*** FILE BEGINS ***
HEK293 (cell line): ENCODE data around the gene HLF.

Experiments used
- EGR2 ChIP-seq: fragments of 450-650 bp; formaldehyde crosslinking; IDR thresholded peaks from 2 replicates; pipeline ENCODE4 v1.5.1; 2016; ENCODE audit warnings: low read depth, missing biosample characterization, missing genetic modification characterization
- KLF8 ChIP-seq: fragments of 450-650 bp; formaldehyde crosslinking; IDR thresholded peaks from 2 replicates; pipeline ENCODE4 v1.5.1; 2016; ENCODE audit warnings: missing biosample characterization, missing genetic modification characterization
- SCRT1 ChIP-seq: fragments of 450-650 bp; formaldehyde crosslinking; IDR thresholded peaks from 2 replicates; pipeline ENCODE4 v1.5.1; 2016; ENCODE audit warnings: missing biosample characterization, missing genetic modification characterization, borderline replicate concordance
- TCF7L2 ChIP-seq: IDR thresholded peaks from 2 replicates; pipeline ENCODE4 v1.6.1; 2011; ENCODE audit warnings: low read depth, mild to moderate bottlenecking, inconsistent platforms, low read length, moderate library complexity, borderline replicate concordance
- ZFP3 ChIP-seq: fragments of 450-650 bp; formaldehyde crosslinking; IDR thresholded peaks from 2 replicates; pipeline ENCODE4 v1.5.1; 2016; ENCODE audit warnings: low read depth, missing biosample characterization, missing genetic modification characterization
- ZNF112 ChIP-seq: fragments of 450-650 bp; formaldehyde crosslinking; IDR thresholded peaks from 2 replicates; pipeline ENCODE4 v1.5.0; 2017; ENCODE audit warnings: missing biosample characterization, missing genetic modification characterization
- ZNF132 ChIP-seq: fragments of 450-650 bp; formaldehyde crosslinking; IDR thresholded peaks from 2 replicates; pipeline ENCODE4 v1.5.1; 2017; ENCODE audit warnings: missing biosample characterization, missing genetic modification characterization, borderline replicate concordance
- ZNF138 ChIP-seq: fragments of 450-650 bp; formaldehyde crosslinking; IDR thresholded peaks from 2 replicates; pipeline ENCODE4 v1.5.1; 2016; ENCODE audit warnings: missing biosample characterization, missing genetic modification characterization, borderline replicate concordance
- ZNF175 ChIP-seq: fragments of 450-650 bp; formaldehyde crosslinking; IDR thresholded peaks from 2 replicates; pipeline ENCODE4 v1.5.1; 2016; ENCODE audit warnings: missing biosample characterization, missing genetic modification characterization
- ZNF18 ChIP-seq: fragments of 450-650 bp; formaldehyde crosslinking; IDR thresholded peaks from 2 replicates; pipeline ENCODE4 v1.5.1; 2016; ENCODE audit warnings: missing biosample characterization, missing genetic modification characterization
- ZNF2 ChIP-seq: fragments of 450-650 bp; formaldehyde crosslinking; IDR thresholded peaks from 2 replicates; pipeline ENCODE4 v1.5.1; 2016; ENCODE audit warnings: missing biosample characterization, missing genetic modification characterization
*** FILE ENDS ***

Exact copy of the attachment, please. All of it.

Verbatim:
HEK293 (cell line): ENCODE data around the gene HLF.

Experiments used
- EGR2 ChIP-seq: fragments of 450-650 bp; formaldehyde crosslinking; IDR thresholded peaks from 2 replicates; pipeline ENCODE4 v1.5.1; 2016; ENCODE audit warnings: low read depth, missing biosample characterization, missing genetic modification characterization
- KLF8 ChIP-seq: fragments of 450-650 bp; formaldehyde crosslinking; IDR thresholded peaks from 2 replicates; pipeline ENCODE4 v1.5.1; 2016; ENCODE audit warnings: missing biosample characterization, missing genetic modification characterization
- SCRT1 ChIP-seq: fragments of 450-650 bp; formaldehyde crosslinking; IDR thresholded peaks from 2 replicates; pipeline ENCODE4 v1.5.1; 2016; ENCODE audit warnings: missing biosample characterization, missing genetic modification characterization, borderline replicate concordance
- TCF7L2 ChIP-seq: IDR thresholded peaks from 2 replicates; pipeline ENCODE4 v1.6.1; 2011; ENCODE audit warnings: low read depth, mild to moderate bottlenecking, inconsistent platforms, low read length, moderate library complexity, borderline replicate concordance
- ZFP3 ChIP-seq: fragments of 450-650 bp; formaldehyde crosslinking; IDR thresholded peaks from 2 replicates; pipeline ENCODE4 v1.5.1; 2016; ENCODE audit warnings: low read depth, missing biosample characterization, missing genetic modification characterization
- ZNF112 ChIP-seq: fragments of 450-650 bp; formaldehyde crosslinking; IDR thresholded peaks from 2 replicates; pipeline ENCODE4 v1.5.0; 2017; ENCODE audit warnings: missing biosample characterization, missing genetic modification characterization
- ZNF132 ChIP-seq: fragments of 450-650 bp; formaldehyde crosslinking; IDR thresholded peaks from 2 replicates; pipeline ENCODE4 v1.5.1; 2017; ENCODE audit warnings: missing biosample characterization, missing genetic modification characterization, borderline replicate concordance
- ZNF138 ChIP-seq: fragments of 450-650 bp; formaldehyde crosslinking; IDR thresholded peaks from 2 replicates; pipeline ENCODE4 v1.5.1; 2016; ENCODE audit warnings: missing biosample characterization, missing genetic modification characterization, borderline replicate concordance
- ZNF175 ChIP-seq: fragments of 450-650 bp; formaldehyde crosslinking; IDR thresholded peaks from 2 replicates; pipeline ENCODE4 v1.5.1; 2016; ENCODE audit warnings: missing biosample characterization, missing genetic modification characterization
- ZNF18 ChIP-seq: fragments of 450-650 bp; formaldehyde crosslinking; IDR thresholded peaks from 2 replicates; pipeline ENCODE4 v1.5.1; 2016; ENCODE audit warnings: missing biosample characterization, missing genetic modification characterization
- ZNF2 ChIP-seq: fragments of 450-650 bp; formaldehyde crosslinking; IDR thresholded peaks from 2 replicates; pipeline ENCODE4 v1.5.1; 2016; ENCODE audit warnings: missing biosample characterization, missing genetic modification characterization